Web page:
In February, I was browsing the shelves of our local secondhand bookstore, looking for birthday gifts for two grandchildren, when I came across Hermann Hagedorn’s “The Book of Courage.” This 90-year-old collection of biographies for young people salutes luminaries as diverse as Clara Barton, Daniel Boone, David Livingstone, Mahatma Gandhi, and Queen Elizabeth I.
Here, too, are figures our culture has canceled or derided in the past decade, men such as Andrew Jackson, Robert E. Lee, and Abraham Lincoln. The years and the fingers of earlier generations have left this volume tattered and worn, but for $5, it was still a bargain. Today it sits on my “grandkids’ shelf” in the living room, awaiting new explorers of the past.
Frequently, readers write me asking for book recommendations for students, particularly those having to do with history. Despite “cancel culture,” we can still find excellent accounts of our nation’s past for young people. Here are some of my personal favorites, books I read as a child, shared with my children, or discovered from other sources, and which can supplement your study of American history.
“A Child’s First History of American History” by Earl Schenck Miers seems a fine narrative history for readers 8 to 12 years old. The history runs from the days when the Vikings came to North America up to the mid-20th century. Though I have never read the book in its entirety, homeschool book reviewer Cathy Duffy urges readers to buy it in the hardcover edition “because you will probably want to hold onto it forever.”
DK Publishing puts out the “Eyewitness” books and other works on American history, many of which can be enjoyed by primary grade children. Even my 3-year-old grandson enjoys the pictures in the Eyewitness books on cowboys, the American Revolution, and the Civil War.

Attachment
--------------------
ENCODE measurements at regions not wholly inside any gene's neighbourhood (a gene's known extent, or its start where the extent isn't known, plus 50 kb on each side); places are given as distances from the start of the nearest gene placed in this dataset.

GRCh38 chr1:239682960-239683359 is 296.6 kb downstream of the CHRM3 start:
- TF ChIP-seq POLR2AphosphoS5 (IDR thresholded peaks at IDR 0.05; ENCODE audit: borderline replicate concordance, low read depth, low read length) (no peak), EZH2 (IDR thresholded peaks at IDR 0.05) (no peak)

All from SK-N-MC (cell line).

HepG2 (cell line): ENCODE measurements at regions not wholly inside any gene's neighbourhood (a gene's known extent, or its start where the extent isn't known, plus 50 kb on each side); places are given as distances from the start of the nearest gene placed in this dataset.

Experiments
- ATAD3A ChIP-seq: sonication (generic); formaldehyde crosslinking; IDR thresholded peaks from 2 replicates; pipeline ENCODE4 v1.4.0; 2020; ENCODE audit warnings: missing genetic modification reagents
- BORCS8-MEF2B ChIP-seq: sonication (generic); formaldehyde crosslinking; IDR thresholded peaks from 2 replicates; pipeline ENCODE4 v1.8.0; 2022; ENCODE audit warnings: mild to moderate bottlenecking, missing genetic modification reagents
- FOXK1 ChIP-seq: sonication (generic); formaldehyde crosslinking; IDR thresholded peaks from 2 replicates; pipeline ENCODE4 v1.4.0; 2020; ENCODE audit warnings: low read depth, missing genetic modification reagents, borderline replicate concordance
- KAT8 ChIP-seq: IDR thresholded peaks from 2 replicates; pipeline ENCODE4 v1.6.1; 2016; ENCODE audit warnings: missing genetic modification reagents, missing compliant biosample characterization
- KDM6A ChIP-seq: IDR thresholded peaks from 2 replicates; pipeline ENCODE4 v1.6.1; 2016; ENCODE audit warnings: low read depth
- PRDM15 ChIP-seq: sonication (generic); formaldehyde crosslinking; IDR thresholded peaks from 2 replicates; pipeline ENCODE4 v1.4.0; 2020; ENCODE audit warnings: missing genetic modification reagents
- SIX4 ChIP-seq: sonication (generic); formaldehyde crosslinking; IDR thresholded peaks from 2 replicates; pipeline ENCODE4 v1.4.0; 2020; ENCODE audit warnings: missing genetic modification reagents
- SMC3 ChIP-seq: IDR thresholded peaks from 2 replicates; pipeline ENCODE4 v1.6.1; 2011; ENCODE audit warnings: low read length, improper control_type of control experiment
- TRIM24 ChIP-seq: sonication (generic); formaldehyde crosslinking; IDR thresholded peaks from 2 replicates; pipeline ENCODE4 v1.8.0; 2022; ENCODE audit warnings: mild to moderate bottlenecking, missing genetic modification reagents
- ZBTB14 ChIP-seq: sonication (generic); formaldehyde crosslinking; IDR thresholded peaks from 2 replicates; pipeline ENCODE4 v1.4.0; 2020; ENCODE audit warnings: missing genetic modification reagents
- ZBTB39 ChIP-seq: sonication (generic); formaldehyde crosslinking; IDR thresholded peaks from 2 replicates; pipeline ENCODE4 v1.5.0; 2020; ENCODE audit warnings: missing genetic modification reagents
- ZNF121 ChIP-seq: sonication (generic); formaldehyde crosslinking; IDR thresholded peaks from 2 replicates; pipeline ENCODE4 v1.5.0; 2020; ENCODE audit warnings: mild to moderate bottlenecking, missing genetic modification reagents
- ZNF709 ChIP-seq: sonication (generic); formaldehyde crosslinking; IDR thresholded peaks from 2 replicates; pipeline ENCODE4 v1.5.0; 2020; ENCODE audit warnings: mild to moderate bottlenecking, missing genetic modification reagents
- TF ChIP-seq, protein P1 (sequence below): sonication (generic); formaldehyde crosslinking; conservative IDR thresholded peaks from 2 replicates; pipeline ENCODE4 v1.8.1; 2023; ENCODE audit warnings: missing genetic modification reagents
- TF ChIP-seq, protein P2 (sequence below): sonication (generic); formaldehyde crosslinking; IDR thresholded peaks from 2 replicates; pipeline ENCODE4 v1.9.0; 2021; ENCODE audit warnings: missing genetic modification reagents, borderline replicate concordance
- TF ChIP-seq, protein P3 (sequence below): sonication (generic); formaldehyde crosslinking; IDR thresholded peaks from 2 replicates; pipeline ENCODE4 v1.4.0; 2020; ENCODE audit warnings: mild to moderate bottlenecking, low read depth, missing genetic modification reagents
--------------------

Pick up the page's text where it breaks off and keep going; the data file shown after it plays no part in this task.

Some of my favorites books as a youngster were those found in the “Childhood of Famous Americans” series. Suitable for readers in grades 3 through 6, these biographies tell the stories of the early years of famous Americans, and then, in the last chapter, relate their accomplishments as adults. Biographies of Amelia Earhart, Henry Ford, Ronald Reagan, and some 40 other men and women remain in print.
Other favorites of my boyhood were Holling C. Holling’s stories of our past. In “Minn of the Mississippi,” for example, which I still own, a snapping turtle, Minn, floats down America’s longest river, and we accompany it, learning science and history along the way. Also at home on my bookshelf is Holling’s “Tree in the Trail,” which focuses on a cottonwood tree and through its history tells the story of the Great Plains and the Santa Fe Trail. These books are appropriate for upper-elementary and middle school students.
Genevieve Foster’s “World” books might also enhance your children’s study of American history. In volumes such as “George Washington’s World,” “Abraham Lincoln’s World,” and “The World of William Penn,” Foster explores not only the lives of such historical personages, but also spends time introducing the young to the era in which they lived. Students ages 8 and up should find these biographies chock-full of information, and even adults might learn from them.
Textbooks for Teens
Depending on the reading abilities of your teenagers, they can find plenty of solid histories for their edification and enjoyment.